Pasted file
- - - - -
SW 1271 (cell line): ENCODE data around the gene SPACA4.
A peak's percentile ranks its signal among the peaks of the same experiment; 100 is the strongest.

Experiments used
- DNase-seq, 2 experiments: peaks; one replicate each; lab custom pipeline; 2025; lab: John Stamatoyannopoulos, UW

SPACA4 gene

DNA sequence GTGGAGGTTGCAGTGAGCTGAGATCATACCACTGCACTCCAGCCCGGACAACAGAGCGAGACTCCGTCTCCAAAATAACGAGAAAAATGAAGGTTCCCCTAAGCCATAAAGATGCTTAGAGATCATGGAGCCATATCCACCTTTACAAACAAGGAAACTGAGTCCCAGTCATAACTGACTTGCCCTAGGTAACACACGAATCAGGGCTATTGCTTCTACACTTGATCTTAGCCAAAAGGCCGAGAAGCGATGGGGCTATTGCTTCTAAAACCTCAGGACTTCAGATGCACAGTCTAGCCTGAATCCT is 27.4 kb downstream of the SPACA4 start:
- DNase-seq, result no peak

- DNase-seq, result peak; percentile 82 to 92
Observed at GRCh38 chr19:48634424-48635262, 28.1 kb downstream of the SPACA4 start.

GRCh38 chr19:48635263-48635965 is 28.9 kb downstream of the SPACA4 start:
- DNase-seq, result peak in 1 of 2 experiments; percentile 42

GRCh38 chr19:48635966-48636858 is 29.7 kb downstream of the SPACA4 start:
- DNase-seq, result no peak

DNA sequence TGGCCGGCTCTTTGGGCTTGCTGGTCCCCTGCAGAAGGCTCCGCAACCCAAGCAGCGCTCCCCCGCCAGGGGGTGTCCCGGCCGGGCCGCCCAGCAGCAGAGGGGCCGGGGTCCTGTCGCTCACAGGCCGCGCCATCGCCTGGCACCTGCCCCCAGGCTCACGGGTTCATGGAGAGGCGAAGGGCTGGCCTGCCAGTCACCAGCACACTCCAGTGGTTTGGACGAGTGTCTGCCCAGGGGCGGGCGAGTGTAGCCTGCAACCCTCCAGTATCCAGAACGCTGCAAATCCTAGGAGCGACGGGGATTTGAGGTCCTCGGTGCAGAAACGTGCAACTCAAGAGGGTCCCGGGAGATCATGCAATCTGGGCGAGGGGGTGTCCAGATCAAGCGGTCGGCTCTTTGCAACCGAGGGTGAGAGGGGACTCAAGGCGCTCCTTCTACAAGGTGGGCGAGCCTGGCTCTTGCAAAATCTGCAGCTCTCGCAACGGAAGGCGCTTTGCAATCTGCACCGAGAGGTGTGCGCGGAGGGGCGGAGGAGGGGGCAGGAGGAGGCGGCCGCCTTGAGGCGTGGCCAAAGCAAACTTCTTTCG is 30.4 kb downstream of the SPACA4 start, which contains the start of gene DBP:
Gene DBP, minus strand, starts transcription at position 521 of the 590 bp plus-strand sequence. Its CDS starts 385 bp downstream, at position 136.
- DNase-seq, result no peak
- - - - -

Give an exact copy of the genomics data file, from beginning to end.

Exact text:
SW 1271 (cell line): ENCODE data around the gene SPACA4.
A peak's percentile ranks its signal among the peaks of the same experiment; 100 is the strongest.

Experiments used
- DNase-seq, 2 experiments: peaks; one replicate each; lab custom pipeline; 2025; lab: John Stamatoyannopoulos, UW

SPACA4 gene

DNA sequence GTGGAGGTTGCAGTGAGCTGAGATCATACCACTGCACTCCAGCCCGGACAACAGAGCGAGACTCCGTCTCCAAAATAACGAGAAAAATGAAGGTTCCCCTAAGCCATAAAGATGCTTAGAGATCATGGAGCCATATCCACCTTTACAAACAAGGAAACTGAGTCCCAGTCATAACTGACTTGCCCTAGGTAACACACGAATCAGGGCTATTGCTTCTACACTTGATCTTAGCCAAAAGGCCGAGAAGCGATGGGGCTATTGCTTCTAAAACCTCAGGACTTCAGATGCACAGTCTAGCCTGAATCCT is 27.4 kb downstream of the SPACA4 start:
- DNase-seq, result no peak

- DNase-seq, result peak; percentile 82 to 92
Observed at GRCh38 chr19:48634424-48635262, 28.1 kb downstream of the SPACA4 start.

GRCh38 chr19:48635263-48635965 is 28.9 kb downstream of the SPACA4 start:
- DNase-seq, result peak in 1 of 2 experiments; percentile 42

GRCh38 chr19:48635966-48636858 is 29.7 kb downstream of the SPACA4 start:
- DNase-seq, result no peak

DNA sequence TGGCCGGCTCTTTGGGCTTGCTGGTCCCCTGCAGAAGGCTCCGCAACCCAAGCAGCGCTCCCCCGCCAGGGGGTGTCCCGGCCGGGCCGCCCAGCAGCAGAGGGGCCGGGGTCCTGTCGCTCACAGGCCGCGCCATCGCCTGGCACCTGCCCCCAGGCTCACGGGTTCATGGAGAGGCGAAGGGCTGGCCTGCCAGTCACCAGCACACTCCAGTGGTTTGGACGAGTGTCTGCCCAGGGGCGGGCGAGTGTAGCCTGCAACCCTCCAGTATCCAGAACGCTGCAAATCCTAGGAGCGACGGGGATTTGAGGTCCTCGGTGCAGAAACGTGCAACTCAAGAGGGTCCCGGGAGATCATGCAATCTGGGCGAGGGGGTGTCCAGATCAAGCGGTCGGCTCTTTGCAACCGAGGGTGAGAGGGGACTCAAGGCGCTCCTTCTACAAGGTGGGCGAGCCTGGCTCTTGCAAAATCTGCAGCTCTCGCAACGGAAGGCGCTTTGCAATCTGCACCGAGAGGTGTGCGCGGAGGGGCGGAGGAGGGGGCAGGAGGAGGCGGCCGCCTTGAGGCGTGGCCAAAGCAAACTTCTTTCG is 30.4 kb downstream of the SPACA4 start, which contains the start of gene DBP:
Gene DBP, minus strand, starts transcription at position 521 of the 590 bp plus-strand sequence. Its CDS starts 385 bp downstream, at position 136.
- DNase-seq, result no peak